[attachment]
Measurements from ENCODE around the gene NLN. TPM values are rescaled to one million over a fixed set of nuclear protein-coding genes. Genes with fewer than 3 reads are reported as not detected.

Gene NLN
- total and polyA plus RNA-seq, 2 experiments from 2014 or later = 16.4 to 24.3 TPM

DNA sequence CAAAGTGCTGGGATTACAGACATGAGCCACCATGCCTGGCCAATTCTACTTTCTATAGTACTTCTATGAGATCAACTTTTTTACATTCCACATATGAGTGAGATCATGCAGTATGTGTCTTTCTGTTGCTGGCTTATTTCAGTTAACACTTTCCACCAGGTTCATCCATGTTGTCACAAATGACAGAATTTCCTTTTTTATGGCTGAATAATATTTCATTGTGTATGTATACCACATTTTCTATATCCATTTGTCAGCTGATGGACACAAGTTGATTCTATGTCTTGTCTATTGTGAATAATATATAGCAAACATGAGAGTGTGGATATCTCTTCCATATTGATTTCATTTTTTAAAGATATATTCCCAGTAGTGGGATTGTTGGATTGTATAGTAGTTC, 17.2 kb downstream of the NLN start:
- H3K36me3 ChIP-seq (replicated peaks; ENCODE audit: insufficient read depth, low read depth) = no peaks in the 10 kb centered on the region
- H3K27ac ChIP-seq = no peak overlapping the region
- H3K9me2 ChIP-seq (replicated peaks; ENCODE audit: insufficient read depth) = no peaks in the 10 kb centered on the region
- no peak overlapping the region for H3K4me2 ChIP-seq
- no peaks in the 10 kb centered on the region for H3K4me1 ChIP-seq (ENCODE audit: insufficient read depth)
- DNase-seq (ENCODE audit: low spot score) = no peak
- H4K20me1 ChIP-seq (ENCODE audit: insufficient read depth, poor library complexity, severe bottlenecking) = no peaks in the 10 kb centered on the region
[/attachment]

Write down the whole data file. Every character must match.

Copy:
Measurements from ENCODE around the gene NLN. TPM values are rescaled to one million over a fixed set of nuclear protein-coding genes. Genes with fewer than 3 reads are reported as not detected.

Gene NLN
- total and polyA plus RNA-seq, 2 experiments from 2014 or later = 16.4 to 24.3 TPM

DNA sequence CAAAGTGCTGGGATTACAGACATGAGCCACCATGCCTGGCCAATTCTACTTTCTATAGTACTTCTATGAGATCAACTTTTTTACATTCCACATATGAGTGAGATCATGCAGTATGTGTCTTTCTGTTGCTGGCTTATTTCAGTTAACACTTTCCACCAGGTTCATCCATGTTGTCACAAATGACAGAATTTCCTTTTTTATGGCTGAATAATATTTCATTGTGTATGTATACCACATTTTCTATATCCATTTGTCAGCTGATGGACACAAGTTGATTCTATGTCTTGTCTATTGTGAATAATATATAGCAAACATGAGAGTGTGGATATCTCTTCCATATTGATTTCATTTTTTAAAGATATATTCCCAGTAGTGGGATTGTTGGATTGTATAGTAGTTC, 17.2 kb downstream of the NLN start:
- H3K36me3 ChIP-seq (replicated peaks; ENCODE audit: insufficient read depth, low read depth) = no peaks in the 10 kb centered on the region
- H3K27ac ChIP-seq = no peak overlapping the region
- H3K9me2 ChIP-seq (replicated peaks; ENCODE audit: insufficient read depth) = no peaks in the 10 kb centered on the region
- no peak overlapping the region for H3K4me2 ChIP-seq
- no peaks in the 10 kb centered on the region for H3K4me1 ChIP-seq (ENCODE audit: insufficient read depth)
- DNase-seq (ENCODE audit: low spot score) = no peak
- H4K20me1 ChIP-seq (ENCODE audit: insufficient read depth, poor library complexity, severe bottlenecking) = no peaks in the 10 kb centered on the region